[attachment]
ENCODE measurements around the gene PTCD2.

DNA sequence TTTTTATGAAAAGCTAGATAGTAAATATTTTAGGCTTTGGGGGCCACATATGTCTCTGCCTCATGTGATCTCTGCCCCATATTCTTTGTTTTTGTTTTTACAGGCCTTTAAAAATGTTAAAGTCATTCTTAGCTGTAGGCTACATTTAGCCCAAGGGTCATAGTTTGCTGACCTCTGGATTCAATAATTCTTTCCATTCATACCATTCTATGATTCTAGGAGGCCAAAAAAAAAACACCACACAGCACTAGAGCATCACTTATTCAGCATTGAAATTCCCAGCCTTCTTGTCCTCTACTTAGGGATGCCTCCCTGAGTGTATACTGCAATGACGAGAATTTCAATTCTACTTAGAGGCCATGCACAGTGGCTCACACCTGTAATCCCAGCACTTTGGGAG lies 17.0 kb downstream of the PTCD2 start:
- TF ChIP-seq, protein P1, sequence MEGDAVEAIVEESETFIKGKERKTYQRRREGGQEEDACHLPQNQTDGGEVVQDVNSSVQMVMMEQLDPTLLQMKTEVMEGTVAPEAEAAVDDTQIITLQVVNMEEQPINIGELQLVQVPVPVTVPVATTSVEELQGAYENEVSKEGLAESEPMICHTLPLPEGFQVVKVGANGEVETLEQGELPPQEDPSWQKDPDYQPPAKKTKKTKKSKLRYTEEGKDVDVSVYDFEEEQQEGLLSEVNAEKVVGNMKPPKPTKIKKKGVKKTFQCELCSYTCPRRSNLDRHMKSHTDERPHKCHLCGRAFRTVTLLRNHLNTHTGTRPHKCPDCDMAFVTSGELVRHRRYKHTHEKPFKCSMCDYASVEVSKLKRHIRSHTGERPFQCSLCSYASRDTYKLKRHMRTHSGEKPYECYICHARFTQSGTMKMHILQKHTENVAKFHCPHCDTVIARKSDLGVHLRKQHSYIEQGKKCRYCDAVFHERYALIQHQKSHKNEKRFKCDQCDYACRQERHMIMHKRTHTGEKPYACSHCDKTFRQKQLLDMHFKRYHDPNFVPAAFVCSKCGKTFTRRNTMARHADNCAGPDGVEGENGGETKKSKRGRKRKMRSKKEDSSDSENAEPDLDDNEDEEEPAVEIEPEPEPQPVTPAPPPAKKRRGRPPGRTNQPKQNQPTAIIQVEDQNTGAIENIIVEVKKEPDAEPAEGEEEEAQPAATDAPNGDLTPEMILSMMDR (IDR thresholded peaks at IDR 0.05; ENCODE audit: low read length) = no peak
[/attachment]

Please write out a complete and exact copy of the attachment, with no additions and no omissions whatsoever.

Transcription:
ENCODE measurements around the gene PTCD2.

DNA sequence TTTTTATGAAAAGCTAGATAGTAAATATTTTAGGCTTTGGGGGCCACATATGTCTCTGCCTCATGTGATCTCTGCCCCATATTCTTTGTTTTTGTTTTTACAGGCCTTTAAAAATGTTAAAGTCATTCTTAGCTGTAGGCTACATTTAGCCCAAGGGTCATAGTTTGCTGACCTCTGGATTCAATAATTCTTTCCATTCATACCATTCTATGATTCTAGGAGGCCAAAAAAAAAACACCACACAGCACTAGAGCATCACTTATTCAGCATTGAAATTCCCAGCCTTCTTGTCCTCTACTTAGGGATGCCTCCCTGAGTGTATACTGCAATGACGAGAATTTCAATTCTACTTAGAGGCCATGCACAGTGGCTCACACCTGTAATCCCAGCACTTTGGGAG lies 17.0 kb downstream of the PTCD2 start:
- TF ChIP-seq, protein P1, sequence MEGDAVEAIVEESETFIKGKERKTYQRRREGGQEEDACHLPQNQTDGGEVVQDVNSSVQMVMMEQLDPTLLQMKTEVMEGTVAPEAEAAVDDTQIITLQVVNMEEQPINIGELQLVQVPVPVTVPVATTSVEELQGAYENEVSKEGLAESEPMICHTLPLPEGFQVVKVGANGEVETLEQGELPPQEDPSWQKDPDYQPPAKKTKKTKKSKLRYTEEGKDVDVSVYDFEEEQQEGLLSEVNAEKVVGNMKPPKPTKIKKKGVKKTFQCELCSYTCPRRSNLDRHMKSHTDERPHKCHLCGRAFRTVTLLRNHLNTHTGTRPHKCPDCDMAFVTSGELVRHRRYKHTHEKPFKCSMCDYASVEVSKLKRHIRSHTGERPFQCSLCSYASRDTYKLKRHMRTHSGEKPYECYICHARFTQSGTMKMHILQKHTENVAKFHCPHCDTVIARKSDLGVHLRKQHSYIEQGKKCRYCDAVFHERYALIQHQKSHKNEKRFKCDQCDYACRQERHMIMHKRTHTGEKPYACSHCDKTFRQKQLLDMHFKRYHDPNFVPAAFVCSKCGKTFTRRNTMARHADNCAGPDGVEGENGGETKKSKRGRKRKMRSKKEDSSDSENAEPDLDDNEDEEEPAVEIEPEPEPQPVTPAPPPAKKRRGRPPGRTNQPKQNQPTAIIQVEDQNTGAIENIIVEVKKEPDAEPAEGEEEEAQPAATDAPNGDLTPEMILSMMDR (IDR thresholded peaks at IDR 0.05; ENCODE audit: low read length) = no peak